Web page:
DEAR ABBY: This is another one of those "I never thought I'd be writing to Dear Abby" letters. However, because of your response to a letter concerning jury duty, I felt an obligation to set the record straight.
Obviously, you have never been summoned to jury duty. If you had, I doubt you would have answered as you did.Being summoned is one thing; serving is another. You can sit around for a month waiting to be impaneled; then you have to deal with the defense, the prosecutor and judge, who ask you more questions than they ask the accused.
After the trial is finally over and a verdict is reached, the judge either reverses the decision or throws it out.
This kind of treatment makes people want to serve on a jury? Not me! - BEEN THERE IN OHIO
DEAR BEEN THERE: I agree with Judge Boldt, who wrote: "Jury service honorably performed is as important in defense of our country, its Constitution and laws, and the ideals and standards for which they stand, as the service rendered by the soldier on the field of battle in time of war."
I rest my case.
DEAR ABBY: I am a schoolteacher, and children seem to take a special liking to me. I live in an apartment complex that has a lovely pond with ducks. I often go to the pond with a sack of bread to feed the ducks.
My problem is that children come up to me and want to help feed the ducks. Abby, I could be a kidnapper or child molester. I almost want to ignore or discourage them because I don't want them to think that all strangers are as safe as I am. I would like to tell them not to be so trusting and friendly to strangers because some bad person could kidnap them. These children live in or near the complex.
What are your thoughts on this, Abby? - TROUBLED IN VIRGINIA
DEAR TROUBLED: When you are approached by children - as you surely will be while feeding the ducks - tell the children that they are safe with you, but to remember that not every stranger is an OK person.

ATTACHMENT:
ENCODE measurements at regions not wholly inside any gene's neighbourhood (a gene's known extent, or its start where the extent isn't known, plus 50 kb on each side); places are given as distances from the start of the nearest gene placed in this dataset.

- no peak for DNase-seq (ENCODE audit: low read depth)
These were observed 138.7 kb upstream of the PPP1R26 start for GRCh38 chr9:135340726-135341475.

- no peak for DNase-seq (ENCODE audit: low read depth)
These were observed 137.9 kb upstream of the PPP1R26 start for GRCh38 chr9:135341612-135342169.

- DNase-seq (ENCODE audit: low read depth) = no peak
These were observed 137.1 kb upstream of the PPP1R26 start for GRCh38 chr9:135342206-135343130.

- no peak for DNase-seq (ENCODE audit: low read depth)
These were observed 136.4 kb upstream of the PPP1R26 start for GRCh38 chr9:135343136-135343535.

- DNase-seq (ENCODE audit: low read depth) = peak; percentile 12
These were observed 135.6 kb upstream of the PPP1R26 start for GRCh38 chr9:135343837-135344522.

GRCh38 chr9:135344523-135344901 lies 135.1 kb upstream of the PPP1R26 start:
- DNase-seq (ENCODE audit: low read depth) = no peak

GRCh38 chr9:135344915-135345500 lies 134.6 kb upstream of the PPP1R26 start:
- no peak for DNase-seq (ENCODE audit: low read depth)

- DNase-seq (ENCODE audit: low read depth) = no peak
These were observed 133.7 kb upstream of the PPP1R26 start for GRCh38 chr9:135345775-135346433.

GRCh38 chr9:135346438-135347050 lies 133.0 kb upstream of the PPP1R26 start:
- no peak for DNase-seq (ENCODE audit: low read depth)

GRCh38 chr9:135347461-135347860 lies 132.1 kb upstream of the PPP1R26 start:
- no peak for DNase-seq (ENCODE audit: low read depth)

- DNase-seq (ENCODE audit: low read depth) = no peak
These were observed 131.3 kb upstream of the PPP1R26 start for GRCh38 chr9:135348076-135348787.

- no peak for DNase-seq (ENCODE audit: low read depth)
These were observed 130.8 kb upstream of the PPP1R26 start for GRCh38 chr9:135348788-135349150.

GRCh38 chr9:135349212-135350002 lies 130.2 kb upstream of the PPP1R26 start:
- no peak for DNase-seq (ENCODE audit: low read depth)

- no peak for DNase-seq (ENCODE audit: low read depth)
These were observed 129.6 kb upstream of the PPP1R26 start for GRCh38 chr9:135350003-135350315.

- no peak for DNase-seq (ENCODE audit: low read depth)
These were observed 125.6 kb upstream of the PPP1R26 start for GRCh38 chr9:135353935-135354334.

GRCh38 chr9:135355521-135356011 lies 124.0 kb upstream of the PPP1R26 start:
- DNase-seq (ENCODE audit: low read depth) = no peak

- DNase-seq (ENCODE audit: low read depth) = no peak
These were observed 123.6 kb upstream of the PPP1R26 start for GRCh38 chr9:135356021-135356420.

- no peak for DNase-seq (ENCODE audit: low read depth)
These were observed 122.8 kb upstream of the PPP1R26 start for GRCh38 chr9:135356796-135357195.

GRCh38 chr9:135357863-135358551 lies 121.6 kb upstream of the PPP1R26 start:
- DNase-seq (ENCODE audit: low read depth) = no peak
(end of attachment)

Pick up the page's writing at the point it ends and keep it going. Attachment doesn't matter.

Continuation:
Be sure to stress that they never should accept any kind of gift - candy or money or anything else - from a stranger. And they should never under any circumstances get into a car with a stranger. Use the opportunity to educate these children about the dangers of strangers.
DEAR ABBY: I really like this guy. We were going out for a while, then this great guy moved. I really want to get in touch with him, but I don't know his address.
His father lives near me. Should I ask him for his son's address? If so, should I do it in person or on the telephone? I don't know the man personally. Abby, please advise me. - NEEDS ADVICE
DEAR NEEDS: If this guy had wanted to keep in touch, he would have left his address and written to you, since he knows yours. Therefore, it's safe to assume that he isn't interested, so contacting his father would be a big mistake. (In this day and age, if you ask a father how to get in touch with his son, the father might think that you are in some kind of trouble.)
What teenagers need to know about sex, drugs, AIDS and getting along with their peers and parents is now in Abby's updated, expanded booklet, "What Every Teen Should Know." To order, send a long, business-size, self-addressed envelope, plus check or money order for $3.95 ($4.50 in Canada) to: Dear Abby, Teen Booklet, P.O. Box 447, Mount Morris, IL 61054. (Postage is included.)